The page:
You can't fake listening. It shows. - Raquel Welch
OMRI DAILY DIGEST

No. 38, Part II, 24 February 1997

This is Part II of the Open Media Research Institute's Daily Digest.
Part II is a compilation of news concerning Central, Eastern, and
Southeastern Europe. Part I, covering Russia, Transcaucasia and Central
Asia, is distributed simultaneously as a second document. Back issues
of the OMRI Daily Digest, and other information about OMRI, are
available through OMRI's WWW pages: http://www.omri.cz/Index.html

========================================================================
In the 21 February issue of OMRI's journal, TRANSITION:

DISSIDENTS -- THEN AND NOW
- Reshaping Dissident Ideals for Post-Communist Times
- How Rude pravo 'Helped' Get Charter 77 off the Ground
- In Poland, A Long-Standing Tradition of Resistance
PLUS...
- CENTRAL ASIA: The Gordian Knot of Energy
- BOSNIA-HERZEGOVINA: Janusz Bugajski on Stabilizing Partition with SFOR
- VIEWPOINT: Vladimir Shlapentokh on Creating 'The Russian Dream' After
Chechnya

For subscription information about OMRI's new monthly, send an e-mail
message to transition@omri.cz
========================================================================

CENTRAL AND EASTERN EUROPE

UKRAINIAN PRESIDENT SETS UP POLITICAL COUNCIL. Leonid Kuchma has signed
a decree setting up a presidential Political Council, Ukrainian TV and
ITAR-TASS reported on 21 February. The council is an advisory body whose
task is to ensure that the views of the country's political forces are
taken into account when state policy is being decided. The members of
the council are leaders of nine centrist political parties. Former
Deputy Premier Oleksander Yemets has been appointed secretary of the
council as well as presidential adviser for political and legal issues.
Yemets is one of the leaders of the pro-presidential centrist bloc Nova
Ukraina. Meanwhile, current Deputy Premier Viktor Pynzenyk has said that
corruption among government officials is slowing the reform process,
Reuters reported on 22 February. One of the strongest advocates of
reform in Ukraine, Pynzenyk also criticized the parliament for dragging
its heels on the passage of a reform package submitted in November. --
Oleg Varfolomeyev

UPDATE ON UKRAINIAN-NATO RELATIONS. U.S. representative Porter Goss,
visiting Ukraine this weekend as a member of a congressional delegation,
said NATO will offer Ukraine special status at the July summit in Madrid
launching the expansion of the alliance, AFP reported on 22 February.
The previous day, ITAR-TASS reported that the Party of Citizens of
Ukraine have decided to establish an anti-NATO "club," along the lines
of the one in the Russian State Duma. The Ukrainian club opposes both
NATO expansion and Ukraine's membership in the alliance. Meanwhile, a
demonstration of 500 people took place in Sevastopol on 23 February to
protest relations between Ukraine and NATO. Radio Mayak reported an
anti-NATO demonstration also took place in Simferopol. Demonstrators
demanded that the Crimean authorities stop the alleged secret talks on
making Sevastopol a base of the U.S. Seventh Fleet. -- Ustina Markus

EMPTY-POTS DEMONSTRATION IN MINSK. Several hundred women marched through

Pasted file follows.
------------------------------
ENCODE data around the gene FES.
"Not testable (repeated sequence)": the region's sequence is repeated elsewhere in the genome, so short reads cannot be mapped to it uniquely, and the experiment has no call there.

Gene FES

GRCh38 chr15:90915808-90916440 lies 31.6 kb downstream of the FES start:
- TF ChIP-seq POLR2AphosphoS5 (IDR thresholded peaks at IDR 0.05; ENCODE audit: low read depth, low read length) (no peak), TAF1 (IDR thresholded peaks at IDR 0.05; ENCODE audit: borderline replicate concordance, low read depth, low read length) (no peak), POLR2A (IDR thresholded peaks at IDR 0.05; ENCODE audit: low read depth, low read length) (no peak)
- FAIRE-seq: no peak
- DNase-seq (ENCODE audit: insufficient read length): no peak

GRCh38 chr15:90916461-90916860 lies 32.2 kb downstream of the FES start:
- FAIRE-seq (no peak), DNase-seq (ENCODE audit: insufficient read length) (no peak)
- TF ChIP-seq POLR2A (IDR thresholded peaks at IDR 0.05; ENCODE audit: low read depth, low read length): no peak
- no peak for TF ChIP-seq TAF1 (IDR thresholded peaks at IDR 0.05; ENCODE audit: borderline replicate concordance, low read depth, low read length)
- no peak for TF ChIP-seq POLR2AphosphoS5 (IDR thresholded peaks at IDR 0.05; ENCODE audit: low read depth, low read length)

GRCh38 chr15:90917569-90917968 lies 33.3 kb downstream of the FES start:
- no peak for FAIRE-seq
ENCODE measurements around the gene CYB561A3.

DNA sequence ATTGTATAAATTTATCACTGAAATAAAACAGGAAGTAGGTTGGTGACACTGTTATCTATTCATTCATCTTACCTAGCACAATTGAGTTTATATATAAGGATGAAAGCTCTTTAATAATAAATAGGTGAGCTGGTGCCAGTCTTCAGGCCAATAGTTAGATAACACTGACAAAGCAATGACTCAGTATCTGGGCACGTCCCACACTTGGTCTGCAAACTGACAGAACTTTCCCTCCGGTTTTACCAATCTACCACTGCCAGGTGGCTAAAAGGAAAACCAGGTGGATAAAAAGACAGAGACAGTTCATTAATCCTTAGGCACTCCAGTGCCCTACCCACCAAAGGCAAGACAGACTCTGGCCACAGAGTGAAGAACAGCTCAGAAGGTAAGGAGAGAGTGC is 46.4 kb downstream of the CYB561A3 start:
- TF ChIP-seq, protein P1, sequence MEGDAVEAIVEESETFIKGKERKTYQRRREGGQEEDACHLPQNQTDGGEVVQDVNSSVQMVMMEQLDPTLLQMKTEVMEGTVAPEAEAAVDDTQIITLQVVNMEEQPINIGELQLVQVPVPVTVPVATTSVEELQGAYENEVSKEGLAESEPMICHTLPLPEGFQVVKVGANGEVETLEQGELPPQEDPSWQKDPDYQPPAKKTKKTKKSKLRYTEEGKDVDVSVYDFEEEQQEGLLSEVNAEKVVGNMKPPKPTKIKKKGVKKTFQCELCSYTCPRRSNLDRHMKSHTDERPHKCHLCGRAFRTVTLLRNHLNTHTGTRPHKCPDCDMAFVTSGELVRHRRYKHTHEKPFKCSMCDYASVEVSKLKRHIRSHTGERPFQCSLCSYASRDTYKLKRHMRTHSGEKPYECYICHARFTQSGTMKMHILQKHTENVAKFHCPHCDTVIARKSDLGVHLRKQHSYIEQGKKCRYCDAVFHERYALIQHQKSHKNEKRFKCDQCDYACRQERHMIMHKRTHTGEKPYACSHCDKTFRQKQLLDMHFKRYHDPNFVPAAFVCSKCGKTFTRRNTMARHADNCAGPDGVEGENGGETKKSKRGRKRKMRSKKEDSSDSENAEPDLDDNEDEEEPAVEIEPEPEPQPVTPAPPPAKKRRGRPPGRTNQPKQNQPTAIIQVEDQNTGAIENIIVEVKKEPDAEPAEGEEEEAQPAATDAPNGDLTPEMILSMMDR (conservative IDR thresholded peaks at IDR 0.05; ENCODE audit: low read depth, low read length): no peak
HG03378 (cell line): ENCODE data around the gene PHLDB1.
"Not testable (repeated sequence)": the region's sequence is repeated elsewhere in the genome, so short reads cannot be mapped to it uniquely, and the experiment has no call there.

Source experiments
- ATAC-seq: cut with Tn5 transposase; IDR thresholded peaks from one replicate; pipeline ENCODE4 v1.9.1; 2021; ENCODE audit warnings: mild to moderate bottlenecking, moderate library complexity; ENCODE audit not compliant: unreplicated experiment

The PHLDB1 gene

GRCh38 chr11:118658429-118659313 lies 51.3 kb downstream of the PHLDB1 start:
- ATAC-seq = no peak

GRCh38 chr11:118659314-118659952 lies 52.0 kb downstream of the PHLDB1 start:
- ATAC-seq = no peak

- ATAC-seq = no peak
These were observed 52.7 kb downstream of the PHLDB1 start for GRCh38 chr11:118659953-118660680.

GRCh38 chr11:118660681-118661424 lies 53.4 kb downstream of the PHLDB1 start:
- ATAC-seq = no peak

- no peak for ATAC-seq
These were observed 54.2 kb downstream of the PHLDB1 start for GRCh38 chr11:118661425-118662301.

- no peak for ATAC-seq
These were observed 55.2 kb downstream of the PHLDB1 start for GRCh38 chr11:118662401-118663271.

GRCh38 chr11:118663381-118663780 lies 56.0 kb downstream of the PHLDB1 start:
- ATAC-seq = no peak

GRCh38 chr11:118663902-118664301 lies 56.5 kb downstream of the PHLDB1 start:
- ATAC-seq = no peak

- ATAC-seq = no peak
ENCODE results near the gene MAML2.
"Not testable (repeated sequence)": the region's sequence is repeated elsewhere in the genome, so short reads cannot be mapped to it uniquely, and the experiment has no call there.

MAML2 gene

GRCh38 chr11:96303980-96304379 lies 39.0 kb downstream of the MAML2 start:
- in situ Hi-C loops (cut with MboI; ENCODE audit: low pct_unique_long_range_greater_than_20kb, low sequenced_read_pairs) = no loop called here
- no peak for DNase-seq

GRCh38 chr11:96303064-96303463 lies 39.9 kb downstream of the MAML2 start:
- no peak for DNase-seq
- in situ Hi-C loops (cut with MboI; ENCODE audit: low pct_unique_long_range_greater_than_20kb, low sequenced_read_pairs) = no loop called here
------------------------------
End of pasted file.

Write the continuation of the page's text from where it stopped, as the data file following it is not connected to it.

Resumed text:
downtown Minsk on 22 February to protest plummeting living standards,
international agencies reported. To stress their plight, they banged on
empty cooking pots as they made their way through the capital's streets.
The demonstration was organized by the previously unknown Working
Women's Organization and was backed by the Belarusian Popular Front.
Demonstrators blamed Belarusian President Alyaksandr Lukashenka for
falling living standards and demanded his resignation. The police stood
by but did not try to break up the rally. Also on 22 February, ITAR-TASS
reported Belarusian Defense Minister Alyaksandr Chumakau as saying the
reorganization of the armed forces into an army composed of 113,000
troops had been completed. That statement contradicts previous
statements on the size of Belarus's armed forces. Last year, the armed
forced were reported to be around 70-80,000 strong. -- Sergei
Solodovnikov and Ustina Markus

BELARUS IMPOSES VAT ON UKRAINIAN GOODS. President Alyaksandr Lukashenka
on 21 February signed a decree imposing an unspecified VAT on Ukrainian
goods imported into Belarus, Ukrainian and Belarusian Radio reported.
The decree is aimed at bringing Belarus's legislation into line with
Russia's. Goods produced jointly by Belarus and Ukraine will not be
affected by the new decree. Trade between the two countries stood at
$1.5 billion in 1996, with Kyiv registering a surplus. The following
day, AFP reported that Lukashenka has once again railed against Russia
over the customs union. He was quoted as saying he will scrap plans for
closer integration if Russia does not dismantle customs controls on the
Belarusian-Russian border. -- Ustina Markus

BRITISH AID TO JOINT NAVAL UNIT OF BALTIC STATES. British Deputy Defense
Minister Frederick Howe, at the start of his three-day visit to
Lithuania, said that his country supports setting up Baltron, a joint
Baltic destroyer squadron, BNS reported on 21 February. Britain will
assist in the training of seamen and donate some equipment, while
Germany, the U.S. and several Nordic countries have also promised to
offer help. Howe met with Defense Minister Ceslovas Stankevicius, armed
forces commander in chief Gen. Jonas Andriskevicius, and members of the
Seimas National Security Committee. -- Saulius Girnius

LITHUANIAN SEIMAS SPEAKER IN POLAND. Vytautas Landsbergis, addressing
the Sejm in Polish on 21 February, proposed talks on setting up an
interparliamentary body that would meet regularly for consultations and
long-term cooperation. He told a news conference later that such a body
might consist of 20 delegates from each country's legislature, but he
added that it was up to the two parliaments to work out the details.
Landsbergis also criticized Russian efforts to block NATO enlargement,
noting that Lithuania, like Poland, wants to be admitted to NATO and the
EU. Recalling the many historical links between Lithuania and Poland, he
urged the two countries to put aside differences in the pursuit of
common goals. -- Jakub Karpinski

POLISH PRIME MINISTER AT NATO HEADQUARTERS. Wlodzimierz Cimoszewicz
visited NATO headquarters in Brussels on 21 February to meet with the
ambassadors of the alliance's member countries. He said Poland expects
to be invited to attend NATO's July summit in Madrid, and he urged